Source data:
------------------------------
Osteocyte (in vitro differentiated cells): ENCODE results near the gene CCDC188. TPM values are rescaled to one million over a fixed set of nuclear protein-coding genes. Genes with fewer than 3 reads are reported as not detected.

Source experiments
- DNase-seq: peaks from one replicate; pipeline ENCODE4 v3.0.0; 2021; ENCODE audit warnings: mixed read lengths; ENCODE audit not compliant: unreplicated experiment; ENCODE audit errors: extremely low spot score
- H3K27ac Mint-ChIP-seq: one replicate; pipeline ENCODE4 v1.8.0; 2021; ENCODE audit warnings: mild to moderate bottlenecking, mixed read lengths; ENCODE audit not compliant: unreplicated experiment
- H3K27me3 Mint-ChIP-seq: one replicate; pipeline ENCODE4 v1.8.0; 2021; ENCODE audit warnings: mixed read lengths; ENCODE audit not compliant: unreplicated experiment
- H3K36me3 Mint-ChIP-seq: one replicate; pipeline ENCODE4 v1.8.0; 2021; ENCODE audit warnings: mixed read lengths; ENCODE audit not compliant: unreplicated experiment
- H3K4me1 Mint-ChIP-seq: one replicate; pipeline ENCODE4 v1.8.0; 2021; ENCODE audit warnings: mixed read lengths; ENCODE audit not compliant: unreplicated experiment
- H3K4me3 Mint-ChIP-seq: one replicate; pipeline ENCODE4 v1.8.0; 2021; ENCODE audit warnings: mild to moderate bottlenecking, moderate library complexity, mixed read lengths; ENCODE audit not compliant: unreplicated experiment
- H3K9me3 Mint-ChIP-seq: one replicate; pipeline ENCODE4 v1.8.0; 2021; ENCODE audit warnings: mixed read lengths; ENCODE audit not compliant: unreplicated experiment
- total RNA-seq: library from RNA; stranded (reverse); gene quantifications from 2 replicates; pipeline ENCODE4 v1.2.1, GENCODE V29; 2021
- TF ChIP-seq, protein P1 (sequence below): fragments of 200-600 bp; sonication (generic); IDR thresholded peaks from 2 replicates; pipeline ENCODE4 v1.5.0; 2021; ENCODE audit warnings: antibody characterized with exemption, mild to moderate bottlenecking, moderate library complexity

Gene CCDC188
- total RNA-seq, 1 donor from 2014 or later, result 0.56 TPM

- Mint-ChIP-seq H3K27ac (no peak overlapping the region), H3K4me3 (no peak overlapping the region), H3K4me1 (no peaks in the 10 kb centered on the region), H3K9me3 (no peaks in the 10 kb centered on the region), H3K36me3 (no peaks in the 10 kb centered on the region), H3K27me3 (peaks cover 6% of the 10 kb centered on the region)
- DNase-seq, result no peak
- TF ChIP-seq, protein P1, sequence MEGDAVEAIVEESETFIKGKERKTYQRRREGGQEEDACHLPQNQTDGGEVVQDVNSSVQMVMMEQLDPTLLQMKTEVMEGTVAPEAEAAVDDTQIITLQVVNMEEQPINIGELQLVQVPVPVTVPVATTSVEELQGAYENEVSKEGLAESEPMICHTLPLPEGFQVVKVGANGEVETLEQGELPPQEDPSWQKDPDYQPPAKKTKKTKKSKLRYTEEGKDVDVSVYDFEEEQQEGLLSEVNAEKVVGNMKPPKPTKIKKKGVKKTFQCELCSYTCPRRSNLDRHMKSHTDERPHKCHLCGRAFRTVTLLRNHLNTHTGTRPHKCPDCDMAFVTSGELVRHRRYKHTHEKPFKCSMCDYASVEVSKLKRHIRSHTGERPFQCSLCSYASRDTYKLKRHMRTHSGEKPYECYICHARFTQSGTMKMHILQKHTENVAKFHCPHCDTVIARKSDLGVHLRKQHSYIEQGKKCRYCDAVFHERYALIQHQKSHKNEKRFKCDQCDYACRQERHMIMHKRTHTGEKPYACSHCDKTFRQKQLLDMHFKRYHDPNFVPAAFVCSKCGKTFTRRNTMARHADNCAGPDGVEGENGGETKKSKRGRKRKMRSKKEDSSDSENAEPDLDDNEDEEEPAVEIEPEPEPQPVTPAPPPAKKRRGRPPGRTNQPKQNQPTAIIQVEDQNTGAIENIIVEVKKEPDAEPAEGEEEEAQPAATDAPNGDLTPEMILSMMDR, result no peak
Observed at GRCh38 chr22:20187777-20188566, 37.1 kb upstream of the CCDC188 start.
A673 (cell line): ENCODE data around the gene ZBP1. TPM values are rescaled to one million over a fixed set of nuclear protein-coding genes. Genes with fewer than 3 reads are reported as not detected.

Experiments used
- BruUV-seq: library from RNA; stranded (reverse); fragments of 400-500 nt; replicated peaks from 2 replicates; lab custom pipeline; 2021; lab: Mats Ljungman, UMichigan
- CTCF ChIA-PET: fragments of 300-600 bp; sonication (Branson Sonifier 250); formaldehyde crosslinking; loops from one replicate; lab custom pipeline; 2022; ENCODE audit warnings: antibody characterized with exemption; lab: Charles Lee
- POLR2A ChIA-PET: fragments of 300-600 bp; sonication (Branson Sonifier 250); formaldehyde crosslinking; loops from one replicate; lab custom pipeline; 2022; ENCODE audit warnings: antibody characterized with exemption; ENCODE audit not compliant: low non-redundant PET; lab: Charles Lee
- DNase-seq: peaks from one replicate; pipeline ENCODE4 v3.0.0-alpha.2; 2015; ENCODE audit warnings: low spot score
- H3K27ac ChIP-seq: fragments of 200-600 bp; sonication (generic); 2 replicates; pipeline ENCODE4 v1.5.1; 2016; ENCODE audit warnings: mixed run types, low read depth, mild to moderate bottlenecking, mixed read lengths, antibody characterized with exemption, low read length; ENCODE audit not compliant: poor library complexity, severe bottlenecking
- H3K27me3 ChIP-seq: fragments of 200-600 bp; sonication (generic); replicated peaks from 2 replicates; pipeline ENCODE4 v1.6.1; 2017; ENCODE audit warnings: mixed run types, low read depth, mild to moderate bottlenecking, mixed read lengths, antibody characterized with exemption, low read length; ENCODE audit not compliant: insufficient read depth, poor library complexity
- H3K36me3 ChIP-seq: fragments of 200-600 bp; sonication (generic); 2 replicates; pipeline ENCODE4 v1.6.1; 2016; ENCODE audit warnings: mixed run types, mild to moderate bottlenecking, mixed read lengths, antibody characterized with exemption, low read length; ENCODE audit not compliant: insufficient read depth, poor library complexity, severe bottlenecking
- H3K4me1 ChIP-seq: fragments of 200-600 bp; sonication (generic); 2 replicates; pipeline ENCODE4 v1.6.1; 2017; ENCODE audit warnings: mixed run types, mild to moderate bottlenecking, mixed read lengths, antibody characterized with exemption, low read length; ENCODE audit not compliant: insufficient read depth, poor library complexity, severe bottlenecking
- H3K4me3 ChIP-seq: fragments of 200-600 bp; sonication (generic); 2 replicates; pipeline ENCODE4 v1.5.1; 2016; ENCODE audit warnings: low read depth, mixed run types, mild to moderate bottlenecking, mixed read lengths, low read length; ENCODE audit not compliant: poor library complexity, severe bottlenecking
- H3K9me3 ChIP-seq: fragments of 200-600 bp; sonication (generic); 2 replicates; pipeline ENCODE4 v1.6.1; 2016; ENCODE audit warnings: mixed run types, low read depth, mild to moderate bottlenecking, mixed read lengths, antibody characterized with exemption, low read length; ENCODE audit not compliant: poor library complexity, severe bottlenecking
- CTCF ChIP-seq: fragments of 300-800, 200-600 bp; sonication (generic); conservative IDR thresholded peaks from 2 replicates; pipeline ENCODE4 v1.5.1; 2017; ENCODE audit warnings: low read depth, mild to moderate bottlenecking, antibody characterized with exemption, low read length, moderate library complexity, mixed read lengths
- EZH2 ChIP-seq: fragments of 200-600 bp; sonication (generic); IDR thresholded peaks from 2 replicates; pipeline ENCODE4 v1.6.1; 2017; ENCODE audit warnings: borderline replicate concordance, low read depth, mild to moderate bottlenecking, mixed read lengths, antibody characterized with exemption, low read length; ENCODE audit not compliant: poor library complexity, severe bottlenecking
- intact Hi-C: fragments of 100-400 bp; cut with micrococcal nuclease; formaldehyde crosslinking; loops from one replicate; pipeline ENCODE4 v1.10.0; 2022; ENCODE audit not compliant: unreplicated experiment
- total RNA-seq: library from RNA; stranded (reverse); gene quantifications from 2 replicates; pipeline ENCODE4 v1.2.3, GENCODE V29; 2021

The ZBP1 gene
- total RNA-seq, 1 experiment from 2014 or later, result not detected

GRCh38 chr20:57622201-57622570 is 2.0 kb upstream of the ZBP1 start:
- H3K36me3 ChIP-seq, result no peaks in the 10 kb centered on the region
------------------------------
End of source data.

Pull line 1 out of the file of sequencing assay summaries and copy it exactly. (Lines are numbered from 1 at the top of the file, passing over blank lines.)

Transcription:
Osteocyte (in vitro differentiated cells): ENCODE results near the gene CCDC188. TPM values are rescaled to one million over a fixed set of nuclear protein-coding genes. Genes with fewer than 3 reads are reported as not detected.